2. An obvious example is a well-coordinated public transport system. One fundamental problem about such as system is that it affects not just present patterns of demand, but the evolution of future patterns of demand. Differences of design will inevitably favour some developments, land uses, housing patterns, industrial and institutional enteprises and ecological consequences over others. Some such consequences are bound to be desirable and others undesirable from different point so view. It cannot be assumed that all of these desirable or undesirable consequences are reflected satisfactorily in judgements about future profitability to the entrepreneurs, especially in a capitalist economy that is ruled by short-term returns to investors.
Discussion of such matters as a transport system can only achieve a useful focus by offering comments on competing comprehensive proposals. In general this process proceeds in the opposite direction from the sort of case discussed in 1. above. It depends on the discussants being supplied with proposals that inevitably frame the debate. Ideally, those proposals should exhibit the major practical possibilities and their projected costs. They need to be drawn up by experts who have the technical knowledge to know what configurations are workable and what they cost to build and run. Debate can then proceed to consider which proposal offers most value or has the most desirable prospects.
Such considerations of relative desirability inevitably involve conflicting considerations of much the same sort as in 1. and similar procedures of cooperative negotiation to resolve them, but the emphasis needs to be very strongly focussed on the workability of the system and its long-term effects, rather than on meeting the preferences of the present population. Once again there is no simple procedure for getting these things right. Distancing the debate from power-trading and vote-catching is clearly necessary, but not sufficient to assure a good outcome. We have to rely on a well-informed public opinion converging on a sound evaluation of what is desirable.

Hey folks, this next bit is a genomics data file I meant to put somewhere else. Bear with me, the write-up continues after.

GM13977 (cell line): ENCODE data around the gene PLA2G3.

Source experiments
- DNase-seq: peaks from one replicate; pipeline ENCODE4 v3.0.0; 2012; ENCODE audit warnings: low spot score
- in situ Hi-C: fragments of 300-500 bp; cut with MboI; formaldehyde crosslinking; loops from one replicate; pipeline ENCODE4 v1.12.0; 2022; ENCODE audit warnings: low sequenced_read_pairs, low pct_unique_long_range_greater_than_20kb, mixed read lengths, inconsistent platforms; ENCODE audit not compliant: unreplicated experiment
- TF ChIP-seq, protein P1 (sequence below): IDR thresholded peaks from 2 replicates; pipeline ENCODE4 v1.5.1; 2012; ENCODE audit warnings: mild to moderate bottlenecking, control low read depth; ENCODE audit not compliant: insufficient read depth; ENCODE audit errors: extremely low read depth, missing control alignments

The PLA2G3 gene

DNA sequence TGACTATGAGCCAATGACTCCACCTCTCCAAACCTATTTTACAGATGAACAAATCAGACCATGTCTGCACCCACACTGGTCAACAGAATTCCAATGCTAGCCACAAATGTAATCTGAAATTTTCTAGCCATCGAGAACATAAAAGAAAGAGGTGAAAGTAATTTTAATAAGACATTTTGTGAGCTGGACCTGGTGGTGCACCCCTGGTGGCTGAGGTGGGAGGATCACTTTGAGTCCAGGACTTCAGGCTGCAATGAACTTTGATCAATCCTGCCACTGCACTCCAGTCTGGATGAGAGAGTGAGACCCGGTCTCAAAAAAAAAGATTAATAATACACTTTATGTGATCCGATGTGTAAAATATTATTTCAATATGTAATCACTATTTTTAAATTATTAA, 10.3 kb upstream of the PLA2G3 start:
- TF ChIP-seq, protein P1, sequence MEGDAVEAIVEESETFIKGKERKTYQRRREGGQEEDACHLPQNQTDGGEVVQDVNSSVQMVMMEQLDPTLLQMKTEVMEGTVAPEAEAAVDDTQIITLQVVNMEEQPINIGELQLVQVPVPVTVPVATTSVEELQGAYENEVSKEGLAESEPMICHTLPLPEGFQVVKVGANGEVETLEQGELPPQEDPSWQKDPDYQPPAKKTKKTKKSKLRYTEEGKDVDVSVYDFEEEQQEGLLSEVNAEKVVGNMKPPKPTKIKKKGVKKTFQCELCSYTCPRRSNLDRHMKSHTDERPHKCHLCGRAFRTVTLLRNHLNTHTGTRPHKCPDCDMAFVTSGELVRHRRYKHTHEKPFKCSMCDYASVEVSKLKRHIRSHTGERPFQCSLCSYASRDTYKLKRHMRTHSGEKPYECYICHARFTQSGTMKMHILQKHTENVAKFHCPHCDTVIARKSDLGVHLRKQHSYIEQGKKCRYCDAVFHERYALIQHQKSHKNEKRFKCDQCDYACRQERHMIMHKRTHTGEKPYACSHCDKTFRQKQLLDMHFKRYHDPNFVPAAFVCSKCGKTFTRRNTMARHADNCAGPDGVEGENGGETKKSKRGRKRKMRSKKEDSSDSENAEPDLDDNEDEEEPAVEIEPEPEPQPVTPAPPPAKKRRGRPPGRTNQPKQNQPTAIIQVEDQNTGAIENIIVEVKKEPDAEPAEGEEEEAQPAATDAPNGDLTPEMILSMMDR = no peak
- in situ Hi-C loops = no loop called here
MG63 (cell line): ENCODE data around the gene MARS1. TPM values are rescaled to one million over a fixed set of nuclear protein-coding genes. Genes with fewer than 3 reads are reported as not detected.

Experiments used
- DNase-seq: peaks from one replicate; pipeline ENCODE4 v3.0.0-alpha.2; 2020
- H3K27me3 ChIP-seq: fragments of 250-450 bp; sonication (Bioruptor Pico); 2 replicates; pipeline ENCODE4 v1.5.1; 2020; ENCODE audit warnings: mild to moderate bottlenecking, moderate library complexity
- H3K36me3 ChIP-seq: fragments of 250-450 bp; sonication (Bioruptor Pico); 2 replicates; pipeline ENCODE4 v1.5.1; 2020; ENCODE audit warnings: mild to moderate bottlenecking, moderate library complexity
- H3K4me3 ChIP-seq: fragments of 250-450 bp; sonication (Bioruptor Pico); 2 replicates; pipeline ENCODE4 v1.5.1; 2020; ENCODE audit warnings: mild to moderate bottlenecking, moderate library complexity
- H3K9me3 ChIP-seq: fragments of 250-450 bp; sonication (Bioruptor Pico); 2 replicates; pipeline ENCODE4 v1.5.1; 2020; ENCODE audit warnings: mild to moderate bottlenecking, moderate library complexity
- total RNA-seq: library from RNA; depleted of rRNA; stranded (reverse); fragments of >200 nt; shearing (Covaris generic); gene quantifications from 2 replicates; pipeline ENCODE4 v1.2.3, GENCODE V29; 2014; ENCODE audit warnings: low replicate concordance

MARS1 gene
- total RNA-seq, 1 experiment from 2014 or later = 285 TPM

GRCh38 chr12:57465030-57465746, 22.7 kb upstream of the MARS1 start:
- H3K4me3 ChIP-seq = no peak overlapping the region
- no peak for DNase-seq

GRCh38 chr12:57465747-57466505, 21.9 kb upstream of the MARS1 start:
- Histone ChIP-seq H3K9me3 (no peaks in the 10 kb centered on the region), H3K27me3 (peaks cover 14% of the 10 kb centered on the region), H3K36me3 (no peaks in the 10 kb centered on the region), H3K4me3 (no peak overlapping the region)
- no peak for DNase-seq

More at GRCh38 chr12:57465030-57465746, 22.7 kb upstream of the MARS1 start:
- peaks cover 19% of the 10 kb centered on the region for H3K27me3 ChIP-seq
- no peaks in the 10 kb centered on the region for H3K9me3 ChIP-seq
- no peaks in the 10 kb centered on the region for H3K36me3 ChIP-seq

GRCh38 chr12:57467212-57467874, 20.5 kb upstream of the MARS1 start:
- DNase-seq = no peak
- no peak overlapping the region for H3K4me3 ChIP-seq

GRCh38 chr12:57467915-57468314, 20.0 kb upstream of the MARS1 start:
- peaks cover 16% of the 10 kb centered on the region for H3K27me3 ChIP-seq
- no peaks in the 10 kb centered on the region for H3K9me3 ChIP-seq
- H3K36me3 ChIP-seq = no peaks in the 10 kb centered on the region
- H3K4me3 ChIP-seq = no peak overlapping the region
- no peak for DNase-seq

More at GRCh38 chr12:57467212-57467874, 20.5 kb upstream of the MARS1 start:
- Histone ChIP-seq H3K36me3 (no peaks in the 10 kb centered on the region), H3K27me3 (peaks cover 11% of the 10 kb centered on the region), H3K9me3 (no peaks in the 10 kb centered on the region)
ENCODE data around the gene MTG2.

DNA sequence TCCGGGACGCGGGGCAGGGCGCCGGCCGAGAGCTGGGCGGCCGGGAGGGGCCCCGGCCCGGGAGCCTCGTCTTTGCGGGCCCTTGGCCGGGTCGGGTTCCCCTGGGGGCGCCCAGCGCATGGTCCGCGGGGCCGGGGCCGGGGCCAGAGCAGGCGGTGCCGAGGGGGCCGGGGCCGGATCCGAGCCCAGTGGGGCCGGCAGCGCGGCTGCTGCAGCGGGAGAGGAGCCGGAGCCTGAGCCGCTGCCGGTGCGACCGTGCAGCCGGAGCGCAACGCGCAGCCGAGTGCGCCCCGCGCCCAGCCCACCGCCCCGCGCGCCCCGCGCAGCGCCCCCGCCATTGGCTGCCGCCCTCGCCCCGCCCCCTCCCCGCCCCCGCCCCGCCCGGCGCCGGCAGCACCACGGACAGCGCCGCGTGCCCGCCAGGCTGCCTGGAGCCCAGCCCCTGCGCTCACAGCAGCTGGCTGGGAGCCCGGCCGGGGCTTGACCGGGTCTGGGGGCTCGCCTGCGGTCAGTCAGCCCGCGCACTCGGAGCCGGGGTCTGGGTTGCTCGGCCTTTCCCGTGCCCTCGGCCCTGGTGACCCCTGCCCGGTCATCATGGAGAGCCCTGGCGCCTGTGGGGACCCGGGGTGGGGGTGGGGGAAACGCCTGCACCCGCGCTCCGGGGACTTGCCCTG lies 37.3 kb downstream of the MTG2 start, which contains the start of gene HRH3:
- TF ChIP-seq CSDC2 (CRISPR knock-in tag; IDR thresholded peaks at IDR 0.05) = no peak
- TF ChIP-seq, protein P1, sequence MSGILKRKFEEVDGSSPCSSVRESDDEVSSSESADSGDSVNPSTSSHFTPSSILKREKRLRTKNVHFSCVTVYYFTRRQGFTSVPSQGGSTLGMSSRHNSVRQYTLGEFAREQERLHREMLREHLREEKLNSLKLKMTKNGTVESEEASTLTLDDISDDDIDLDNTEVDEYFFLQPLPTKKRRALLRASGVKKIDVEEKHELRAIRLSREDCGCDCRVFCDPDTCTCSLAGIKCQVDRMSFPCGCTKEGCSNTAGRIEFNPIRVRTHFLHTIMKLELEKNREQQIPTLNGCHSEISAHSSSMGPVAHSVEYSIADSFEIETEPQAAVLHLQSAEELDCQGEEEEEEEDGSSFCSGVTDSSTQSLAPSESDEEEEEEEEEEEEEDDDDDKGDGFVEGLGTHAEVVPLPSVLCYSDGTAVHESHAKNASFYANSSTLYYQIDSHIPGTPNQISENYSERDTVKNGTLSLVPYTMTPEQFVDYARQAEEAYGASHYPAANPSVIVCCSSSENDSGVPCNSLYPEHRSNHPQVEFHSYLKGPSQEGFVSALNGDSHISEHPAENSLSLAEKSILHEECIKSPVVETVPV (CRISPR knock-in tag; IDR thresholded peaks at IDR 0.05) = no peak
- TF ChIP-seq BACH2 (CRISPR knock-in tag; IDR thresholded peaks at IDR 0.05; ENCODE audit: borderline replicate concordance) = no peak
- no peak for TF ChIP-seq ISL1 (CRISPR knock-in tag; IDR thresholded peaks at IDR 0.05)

3. A salient example of averting an imminent danger is action to halt the accelerating momentum of climate change. The broad trend of global warming may be clear enough, but he projected effects of its causes and the remedies required to deal with them are matters that only a few specialists can assess with any authority. What they tell us is that the results of doing nothing are almost certainly going to be catastrophic, and the costs of effective action are considerable.
The impacts that those costs can have on various economies and lifestyles are not only very diverse, but very difficult to compare with each other. It seems that there can be no such thing as a win-win outcome in these matters. When it comes to assigning burdens there are no positive pay-offs to provide a shared incentive to cooperate. So it does seem that an authority with strong claims to impartiality, wielding strong sanctions against free-loader is necessary. In order to avoid fatal distrust, it is necessary that such a body be representative of all the major interests involved. But at the same time it is crucial that the bearers of that authority do not see their task as one of maximising the interest they represent, but of reaching as fair a distribution of burdens as possible. It is here that sortition is particularly valuable, not just in assuring representation of all major interests, but in avoiding pressure on representatives to put the advancement of the interest they represent before the interests of reaching a fair allocation of burdens. At least they are not indebted to anybody for their position. They must realise that if they fail in their task the results for everybody, including their own interests are likely to be very bad indeed.
Filed under: Theory |